A courtesan sees a reflection of his lover and himself in the mirror
Pigments on paper
India, Bundi, circa 1800
Height: 21,5; Width: 15,5 cm
Provenance: formerly in a US California collection
This charming genre scene is depicting the lover and voyeur, caught by the woman who is turning her back at him thanks to the mirror she is looking at. She is taking care over her dress so that her lover will be pleased when he sees her. He is already pleased, watching her prepare to meet him.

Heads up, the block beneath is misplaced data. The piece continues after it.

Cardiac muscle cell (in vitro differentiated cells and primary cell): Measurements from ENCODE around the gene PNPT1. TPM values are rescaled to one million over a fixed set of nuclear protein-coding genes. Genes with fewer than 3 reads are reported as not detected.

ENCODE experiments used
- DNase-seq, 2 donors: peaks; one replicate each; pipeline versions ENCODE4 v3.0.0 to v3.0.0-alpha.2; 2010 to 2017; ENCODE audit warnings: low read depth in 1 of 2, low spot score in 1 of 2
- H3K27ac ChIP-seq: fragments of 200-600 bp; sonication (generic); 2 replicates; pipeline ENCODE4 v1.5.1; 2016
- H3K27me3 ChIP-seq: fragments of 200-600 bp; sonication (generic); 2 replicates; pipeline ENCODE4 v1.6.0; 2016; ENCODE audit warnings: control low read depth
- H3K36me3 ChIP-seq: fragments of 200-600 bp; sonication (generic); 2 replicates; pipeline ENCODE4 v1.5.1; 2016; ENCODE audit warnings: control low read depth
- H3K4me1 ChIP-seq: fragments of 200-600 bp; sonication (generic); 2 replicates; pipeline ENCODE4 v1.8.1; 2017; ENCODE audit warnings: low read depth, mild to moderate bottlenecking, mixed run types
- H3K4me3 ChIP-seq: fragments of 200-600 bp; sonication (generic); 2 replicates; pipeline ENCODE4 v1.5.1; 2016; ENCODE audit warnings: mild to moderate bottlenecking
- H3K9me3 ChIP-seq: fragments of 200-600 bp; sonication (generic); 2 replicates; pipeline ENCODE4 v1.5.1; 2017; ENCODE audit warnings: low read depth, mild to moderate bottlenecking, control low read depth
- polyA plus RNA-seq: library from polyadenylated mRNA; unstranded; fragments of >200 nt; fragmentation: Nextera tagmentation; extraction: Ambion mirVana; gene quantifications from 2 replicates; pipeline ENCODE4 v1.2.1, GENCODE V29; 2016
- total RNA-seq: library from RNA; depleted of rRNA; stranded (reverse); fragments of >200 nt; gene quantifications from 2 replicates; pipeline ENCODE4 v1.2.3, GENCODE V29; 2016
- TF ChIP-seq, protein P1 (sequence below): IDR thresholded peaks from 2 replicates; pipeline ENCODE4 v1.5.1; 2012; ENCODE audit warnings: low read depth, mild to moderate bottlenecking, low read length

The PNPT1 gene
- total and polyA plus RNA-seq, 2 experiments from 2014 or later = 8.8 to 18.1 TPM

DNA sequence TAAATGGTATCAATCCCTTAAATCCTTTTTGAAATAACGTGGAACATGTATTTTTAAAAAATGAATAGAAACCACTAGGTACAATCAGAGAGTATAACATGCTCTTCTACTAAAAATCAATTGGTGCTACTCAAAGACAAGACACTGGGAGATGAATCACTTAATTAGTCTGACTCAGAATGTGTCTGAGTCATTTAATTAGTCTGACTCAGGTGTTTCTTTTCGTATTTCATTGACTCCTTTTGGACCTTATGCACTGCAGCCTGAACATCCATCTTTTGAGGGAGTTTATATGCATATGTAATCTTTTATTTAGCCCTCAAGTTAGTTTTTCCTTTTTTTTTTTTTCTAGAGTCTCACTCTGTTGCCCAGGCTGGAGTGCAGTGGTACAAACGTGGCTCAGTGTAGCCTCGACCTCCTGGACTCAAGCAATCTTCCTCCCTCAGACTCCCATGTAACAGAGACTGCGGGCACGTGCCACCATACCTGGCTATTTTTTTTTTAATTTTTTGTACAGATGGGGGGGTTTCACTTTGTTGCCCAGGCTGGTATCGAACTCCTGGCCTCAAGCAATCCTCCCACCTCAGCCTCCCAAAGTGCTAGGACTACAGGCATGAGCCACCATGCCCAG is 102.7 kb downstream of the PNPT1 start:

Another painting from the Edwin Binney 3rd Collection is kept in the San Diego Museum of Art (1990.686). According to Amina Okada and Roselyne Hurel, this shubhâdarshana theme has its origins in the episodes of the story of Krishna and Radha. Some ragas also depict this type of scenes.
According to Okada and Hurel, the pond with lotus in the foreground, the plentiful vegetation behind the walls and the important presence of white in the palette is typical of Bundi during the second half of the 18th century.
See: Okada, A. & Hurel, R., Exhibition Catalogue, Nice, Musée des arts asiatiques (From the 23d November 2002 to the 23rd February 2003) Pouvoir et Désir – Miniatures indiennes du San Diego Museum of Art, Paris: Paris-musées & Suilly-la-Tour: Ed. Findakly, pp. 100-101.